• The gray/blue pixels represent areas where ice coverage hasn’t changed.

  • The green pixels represent areas where there is ice in 2016, but not in 2015.

  • The red pixels represent areas where there was ice in 2015, but not in 2016.




density timeline

Histograms using density painting

This example is very advanced, but has density painting at its core.

First, density painting is used to render the timeline as icons to an off-screen view. That view is read out, and in a second pass, the histogram is rendered.


Screenshot Description Code Pointers

labels curved

Standard labels

LuciadLightspeed includes out-of-the box support for labels:

  • Font, size, halo, pin, box

  • Position relative to point, along a curved or straight line, in an area

To learn the basics of LuciadLightspeed labeling, see Labeling domain objects in a Lightspeed view.

jeppesen danger area label

Labels using AWT graphics

You can use AWT graphics to fully customize your label, just like you can with icons.

This image shows an airspace label.



Labels using AWT graphics

Here, the arrow with 'M424, 36, FL 200' is a label, positioned along the line.

It is drawn using AWT graphics.


label dependencies

Label placement for points

This image shows 2 domain objects that represent cities. Each city object has 6 labels. The outermost labels are positioned relatively to the square labels closer to the domain objects.

You can place labels:

  • Relative to domain objects, or their alternate geometry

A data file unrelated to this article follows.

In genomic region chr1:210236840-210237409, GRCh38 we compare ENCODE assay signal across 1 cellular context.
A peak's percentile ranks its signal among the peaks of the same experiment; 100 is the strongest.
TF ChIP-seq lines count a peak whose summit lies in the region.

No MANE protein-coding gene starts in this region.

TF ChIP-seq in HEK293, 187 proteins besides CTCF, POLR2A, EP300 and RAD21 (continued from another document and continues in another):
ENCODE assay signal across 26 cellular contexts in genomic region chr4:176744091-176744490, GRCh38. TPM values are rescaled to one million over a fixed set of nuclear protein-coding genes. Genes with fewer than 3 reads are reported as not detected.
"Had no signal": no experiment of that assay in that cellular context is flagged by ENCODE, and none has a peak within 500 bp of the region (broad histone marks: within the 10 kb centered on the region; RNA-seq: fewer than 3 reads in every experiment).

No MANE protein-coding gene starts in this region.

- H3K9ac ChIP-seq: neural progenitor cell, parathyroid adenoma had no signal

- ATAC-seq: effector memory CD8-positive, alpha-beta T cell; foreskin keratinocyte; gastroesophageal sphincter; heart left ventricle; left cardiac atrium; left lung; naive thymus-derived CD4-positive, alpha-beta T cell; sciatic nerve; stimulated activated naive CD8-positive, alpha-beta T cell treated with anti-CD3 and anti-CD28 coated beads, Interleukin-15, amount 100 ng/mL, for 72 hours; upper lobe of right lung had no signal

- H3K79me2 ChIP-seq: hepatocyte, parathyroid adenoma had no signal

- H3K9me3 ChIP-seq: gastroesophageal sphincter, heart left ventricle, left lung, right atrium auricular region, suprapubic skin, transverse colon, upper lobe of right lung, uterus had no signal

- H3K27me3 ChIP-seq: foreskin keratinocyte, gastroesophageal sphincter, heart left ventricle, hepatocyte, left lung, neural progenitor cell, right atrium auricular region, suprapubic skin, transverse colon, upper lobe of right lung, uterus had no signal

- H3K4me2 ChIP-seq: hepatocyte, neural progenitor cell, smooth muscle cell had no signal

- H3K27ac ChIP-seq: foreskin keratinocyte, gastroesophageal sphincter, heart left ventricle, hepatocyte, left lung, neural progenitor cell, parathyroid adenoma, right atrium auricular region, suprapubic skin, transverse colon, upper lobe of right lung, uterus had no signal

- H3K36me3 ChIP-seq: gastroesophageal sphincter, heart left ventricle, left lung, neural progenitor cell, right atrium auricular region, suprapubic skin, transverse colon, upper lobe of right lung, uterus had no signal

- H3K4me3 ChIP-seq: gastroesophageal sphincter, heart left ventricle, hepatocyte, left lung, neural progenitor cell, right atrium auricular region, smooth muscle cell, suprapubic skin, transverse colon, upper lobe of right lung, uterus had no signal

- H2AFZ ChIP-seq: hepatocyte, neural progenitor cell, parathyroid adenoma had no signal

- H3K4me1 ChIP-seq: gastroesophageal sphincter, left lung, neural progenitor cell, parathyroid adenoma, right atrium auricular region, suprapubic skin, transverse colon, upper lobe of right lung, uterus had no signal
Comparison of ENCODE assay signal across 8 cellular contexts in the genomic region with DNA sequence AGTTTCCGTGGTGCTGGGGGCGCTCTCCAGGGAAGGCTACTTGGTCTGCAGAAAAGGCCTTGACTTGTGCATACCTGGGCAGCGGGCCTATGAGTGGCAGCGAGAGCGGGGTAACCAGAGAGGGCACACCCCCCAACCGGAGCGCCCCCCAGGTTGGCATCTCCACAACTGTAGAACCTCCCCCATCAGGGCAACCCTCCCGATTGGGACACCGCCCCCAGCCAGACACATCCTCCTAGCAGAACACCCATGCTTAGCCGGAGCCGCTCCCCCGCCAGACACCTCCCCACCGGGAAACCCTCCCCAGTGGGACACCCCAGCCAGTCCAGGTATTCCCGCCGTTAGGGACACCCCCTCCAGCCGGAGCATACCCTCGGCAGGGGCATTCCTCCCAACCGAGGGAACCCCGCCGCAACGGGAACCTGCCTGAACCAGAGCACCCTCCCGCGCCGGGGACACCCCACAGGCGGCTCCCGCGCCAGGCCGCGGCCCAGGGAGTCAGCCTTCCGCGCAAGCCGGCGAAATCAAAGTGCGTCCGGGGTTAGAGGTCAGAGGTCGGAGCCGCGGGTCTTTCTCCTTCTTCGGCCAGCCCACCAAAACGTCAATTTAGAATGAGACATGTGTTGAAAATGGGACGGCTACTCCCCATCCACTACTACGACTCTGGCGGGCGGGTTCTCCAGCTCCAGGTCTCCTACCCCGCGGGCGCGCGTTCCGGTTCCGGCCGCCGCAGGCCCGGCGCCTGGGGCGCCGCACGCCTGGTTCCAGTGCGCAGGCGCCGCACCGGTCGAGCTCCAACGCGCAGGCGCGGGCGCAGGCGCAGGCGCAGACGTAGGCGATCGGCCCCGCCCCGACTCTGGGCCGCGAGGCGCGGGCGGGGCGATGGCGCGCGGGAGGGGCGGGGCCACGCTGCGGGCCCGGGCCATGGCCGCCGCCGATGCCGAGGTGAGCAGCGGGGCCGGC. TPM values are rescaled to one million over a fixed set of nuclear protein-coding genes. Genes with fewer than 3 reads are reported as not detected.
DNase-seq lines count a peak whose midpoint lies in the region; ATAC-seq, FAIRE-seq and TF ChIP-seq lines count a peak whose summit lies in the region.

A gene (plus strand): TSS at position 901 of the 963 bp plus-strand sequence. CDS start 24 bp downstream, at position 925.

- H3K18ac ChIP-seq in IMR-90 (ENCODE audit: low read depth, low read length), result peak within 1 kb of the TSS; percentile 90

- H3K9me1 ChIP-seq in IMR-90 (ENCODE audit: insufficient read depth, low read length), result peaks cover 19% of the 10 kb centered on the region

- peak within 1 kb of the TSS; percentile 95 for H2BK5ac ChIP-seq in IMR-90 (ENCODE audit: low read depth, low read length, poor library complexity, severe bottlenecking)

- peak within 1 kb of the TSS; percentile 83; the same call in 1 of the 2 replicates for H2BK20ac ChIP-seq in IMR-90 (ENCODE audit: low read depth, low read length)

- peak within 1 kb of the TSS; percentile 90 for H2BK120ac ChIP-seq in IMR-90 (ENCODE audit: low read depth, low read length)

• Relative to other labels

  • Inside areas

  • Along a line (curved or straight)

You can fully customize the placement if you need to.


swing labels

Interactive labels using Swing

Here, objects are labeled using a Swing component.

The Swing component is still active, and can be used instantly without selecting the object.


Label positioning

You can fully customize label positioning.







Label de-cluttering

You can fully customize the de-confliction, or de-cluttering, of your labels.

ILspLabelConflictChecker for more fine-grained control

Alternate geometry

Using ALspStyleCollector.geometry, you can paint geometry other than the default geometry associated with your domain object. Those alternate geometries defined for a domain object are also known as style targets in LuciadLightspeed.

They are a very powerful way of customizing the painting of your objects.

Screenshot Description Code Pointers

point as circle

Use a different geometry than the one associated with the domain object

Here, the image paints a circle to visualize a domain object that has a point shape and a radius property.